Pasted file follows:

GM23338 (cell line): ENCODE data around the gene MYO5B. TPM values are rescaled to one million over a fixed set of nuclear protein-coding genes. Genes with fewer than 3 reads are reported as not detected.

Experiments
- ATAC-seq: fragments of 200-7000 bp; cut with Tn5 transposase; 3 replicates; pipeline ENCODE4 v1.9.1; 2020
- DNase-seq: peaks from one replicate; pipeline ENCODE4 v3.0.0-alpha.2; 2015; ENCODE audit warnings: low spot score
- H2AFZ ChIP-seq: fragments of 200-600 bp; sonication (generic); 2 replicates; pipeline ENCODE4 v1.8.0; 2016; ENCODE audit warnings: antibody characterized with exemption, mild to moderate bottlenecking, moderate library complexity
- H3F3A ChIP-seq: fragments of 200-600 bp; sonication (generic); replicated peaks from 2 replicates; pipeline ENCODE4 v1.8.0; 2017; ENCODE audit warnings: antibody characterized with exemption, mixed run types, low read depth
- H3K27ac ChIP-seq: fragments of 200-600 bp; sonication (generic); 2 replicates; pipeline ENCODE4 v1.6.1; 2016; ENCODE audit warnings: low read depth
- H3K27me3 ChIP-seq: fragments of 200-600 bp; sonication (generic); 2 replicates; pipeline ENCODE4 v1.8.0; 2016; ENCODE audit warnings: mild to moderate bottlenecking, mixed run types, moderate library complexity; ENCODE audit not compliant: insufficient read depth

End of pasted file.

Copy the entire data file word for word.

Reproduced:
GM23338 (cell line): ENCODE data around the gene MYO5B. TPM values are rescaled to one million over a fixed set of nuclear protein-coding genes. Genes with fewer than 3 reads are reported as not detected.

Experiments
- ATAC-seq: fragments of 200-7000 bp; cut with Tn5 transposase; 3 replicates; pipeline ENCODE4 v1.9.1; 2020
- DNase-seq: peaks from one replicate; pipeline ENCODE4 v3.0.0-alpha.2; 2015; ENCODE audit warnings: low spot score
- H2AFZ ChIP-seq: fragments of 200-600 bp; sonication (generic); 2 replicates; pipeline ENCODE4 v1.8.0; 2016; ENCODE audit warnings: antibody characterized with exemption, mild to moderate bottlenecking, moderate library complexity
- H3F3A ChIP-seq: fragments of 200-600 bp; sonication (generic); replicated peaks from 2 replicates; pipeline ENCODE4 v1.8.0; 2017; ENCODE audit warnings: antibody characterized with exemption, mixed run types, low read depth
- H3K27ac ChIP-seq: fragments of 200-600 bp; sonication (generic); 2 replicates; pipeline ENCODE4 v1.6.1; 2016; ENCODE audit warnings: low read depth
- H3K27me3 ChIP-seq: fragments of 200-600 bp; sonication (generic); 2 replicates; pipeline ENCODE4 v1.8.0; 2016; ENCODE audit warnings: mild to moderate bottlenecking, mixed run types, moderate library complexity; ENCODE audit not compliant: insufficient read depth